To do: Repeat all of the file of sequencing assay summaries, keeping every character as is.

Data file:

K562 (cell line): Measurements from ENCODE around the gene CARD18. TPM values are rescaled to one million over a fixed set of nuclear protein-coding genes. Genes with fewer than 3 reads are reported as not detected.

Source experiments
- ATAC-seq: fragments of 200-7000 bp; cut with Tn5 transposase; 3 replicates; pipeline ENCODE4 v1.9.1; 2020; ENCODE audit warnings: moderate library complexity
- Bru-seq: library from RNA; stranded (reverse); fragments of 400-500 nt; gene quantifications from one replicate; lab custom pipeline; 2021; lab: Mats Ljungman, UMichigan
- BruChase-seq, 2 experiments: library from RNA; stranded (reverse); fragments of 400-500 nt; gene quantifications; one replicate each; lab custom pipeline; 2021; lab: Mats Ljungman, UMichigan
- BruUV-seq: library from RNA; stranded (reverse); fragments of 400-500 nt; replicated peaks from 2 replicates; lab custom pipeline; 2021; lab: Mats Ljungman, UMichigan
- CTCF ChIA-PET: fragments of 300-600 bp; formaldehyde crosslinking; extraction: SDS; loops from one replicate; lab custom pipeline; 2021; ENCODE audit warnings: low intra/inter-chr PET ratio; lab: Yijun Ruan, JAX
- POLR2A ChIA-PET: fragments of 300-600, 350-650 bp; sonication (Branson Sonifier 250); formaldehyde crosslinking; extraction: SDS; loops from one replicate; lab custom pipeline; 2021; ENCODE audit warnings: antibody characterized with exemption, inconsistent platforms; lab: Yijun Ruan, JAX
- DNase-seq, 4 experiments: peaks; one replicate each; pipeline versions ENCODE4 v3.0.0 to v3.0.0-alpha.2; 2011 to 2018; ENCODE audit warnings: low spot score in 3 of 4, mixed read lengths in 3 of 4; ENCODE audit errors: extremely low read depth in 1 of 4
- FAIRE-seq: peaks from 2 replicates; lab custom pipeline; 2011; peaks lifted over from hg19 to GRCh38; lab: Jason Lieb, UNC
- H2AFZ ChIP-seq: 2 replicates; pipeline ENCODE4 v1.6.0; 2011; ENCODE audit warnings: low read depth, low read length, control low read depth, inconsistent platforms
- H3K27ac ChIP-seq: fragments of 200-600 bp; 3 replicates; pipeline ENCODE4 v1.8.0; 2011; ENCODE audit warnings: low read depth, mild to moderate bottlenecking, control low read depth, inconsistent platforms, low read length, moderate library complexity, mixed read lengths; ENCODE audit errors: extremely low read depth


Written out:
K562 (cell line): Measurements from ENCODE around the gene CARD18. TPM values are rescaled to one million over a fixed set of nuclear protein-coding genes. Genes with fewer than 3 reads are reported as not detected.

Source experiments
- ATAC-seq: fragments of 200-7000 bp; cut with Tn5 transposase; 3 replicates; pipeline ENCODE4 v1.9.1; 2020; ENCODE audit warnings: moderate library complexity
- Bru-seq: library from RNA; stranded (reverse); fragments of 400-500 nt; gene quantifications from one replicate; lab custom pipeline; 2021; lab: Mats Ljungman, UMichigan
- BruChase-seq, 2 experiments: library from RNA; stranded (reverse); fragments of 400-500 nt; gene quantifications; one replicate each; lab custom pipeline; 2021; lab: Mats Ljungman, UMichigan
- BruUV-seq: library from RNA; stranded (reverse); fragments of 400-500 nt; replicated peaks from 2 replicates; lab custom pipeline; 2021; lab: Mats Ljungman, UMichigan
- CTCF ChIA-PET: fragments of 300-600 bp; formaldehyde crosslinking; extraction: SDS; loops from one replicate; lab custom pipeline; 2021; ENCODE audit warnings: low intra/inter-chr PET ratio; lab: Yijun Ruan, JAX
- POLR2A ChIA-PET: fragments of 300-600, 350-650 bp; sonication (Branson Sonifier 250); formaldehyde crosslinking; extraction: SDS; loops from one replicate; lab custom pipeline; 2021; ENCODE audit warnings: antibody characterized with exemption, inconsistent platforms; lab: Yijun Ruan, JAX
- DNase-seq, 4 experiments: peaks; one replicate each; pipeline versions ENCODE4 v3.0.0 to v3.0.0-alpha.2; 2011 to 2018; ENCODE audit warnings: low spot score in 3 of 4, mixed read lengths in 3 of 4; ENCODE audit errors: extremely low read depth in 1 of 4
- FAIRE-seq: peaks from 2 replicates; lab custom pipeline; 2011; peaks lifted over from hg19 to GRCh38; lab: Jason Lieb, UNC
- H2AFZ ChIP-seq: 2 replicates; pipeline ENCODE4 v1.6.0; 2011; ENCODE audit warnings: low read depth, low read length, control low read depth, inconsistent platforms
- H3K27ac ChIP-seq: fragments of 200-600 bp; 3 replicates; pipeline ENCODE4 v1.8.0; 2011; ENCODE audit warnings: low read depth, mild to moderate bottlenecking, control low read depth, inconsistent platforms, low read length, moderate library complexity, mixed read lengths; ENCODE audit errors: extremely low read depth